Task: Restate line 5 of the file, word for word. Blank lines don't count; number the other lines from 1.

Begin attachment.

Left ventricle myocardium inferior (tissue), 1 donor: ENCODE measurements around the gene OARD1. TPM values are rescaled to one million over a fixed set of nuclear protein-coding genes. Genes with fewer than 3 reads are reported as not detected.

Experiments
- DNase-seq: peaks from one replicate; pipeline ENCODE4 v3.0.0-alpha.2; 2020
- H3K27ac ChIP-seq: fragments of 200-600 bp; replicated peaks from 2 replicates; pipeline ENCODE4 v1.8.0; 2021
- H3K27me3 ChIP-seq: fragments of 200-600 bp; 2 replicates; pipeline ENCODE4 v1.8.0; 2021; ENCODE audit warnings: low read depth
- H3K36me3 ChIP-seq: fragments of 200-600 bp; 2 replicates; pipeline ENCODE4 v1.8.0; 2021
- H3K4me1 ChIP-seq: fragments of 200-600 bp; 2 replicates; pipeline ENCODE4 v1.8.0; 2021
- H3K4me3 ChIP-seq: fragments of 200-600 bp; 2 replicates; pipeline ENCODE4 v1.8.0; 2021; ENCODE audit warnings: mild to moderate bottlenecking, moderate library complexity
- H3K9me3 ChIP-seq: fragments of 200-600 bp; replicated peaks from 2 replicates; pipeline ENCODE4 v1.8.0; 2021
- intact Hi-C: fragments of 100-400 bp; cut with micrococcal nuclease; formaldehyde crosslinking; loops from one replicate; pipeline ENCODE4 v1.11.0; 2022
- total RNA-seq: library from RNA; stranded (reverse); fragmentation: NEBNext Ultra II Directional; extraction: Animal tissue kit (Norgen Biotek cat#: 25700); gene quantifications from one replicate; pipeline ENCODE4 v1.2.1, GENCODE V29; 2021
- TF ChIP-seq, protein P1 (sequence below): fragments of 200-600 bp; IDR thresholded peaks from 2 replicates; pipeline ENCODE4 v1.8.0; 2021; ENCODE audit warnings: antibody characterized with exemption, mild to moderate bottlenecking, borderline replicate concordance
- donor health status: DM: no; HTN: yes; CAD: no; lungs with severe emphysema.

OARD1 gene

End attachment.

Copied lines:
- H3K27me3 ChIP-seq: fragments of 200-600 bp; 2 replicates; pipeline ENCODE4 v1.8.0; 2021; ENCODE audit warnings: low read depth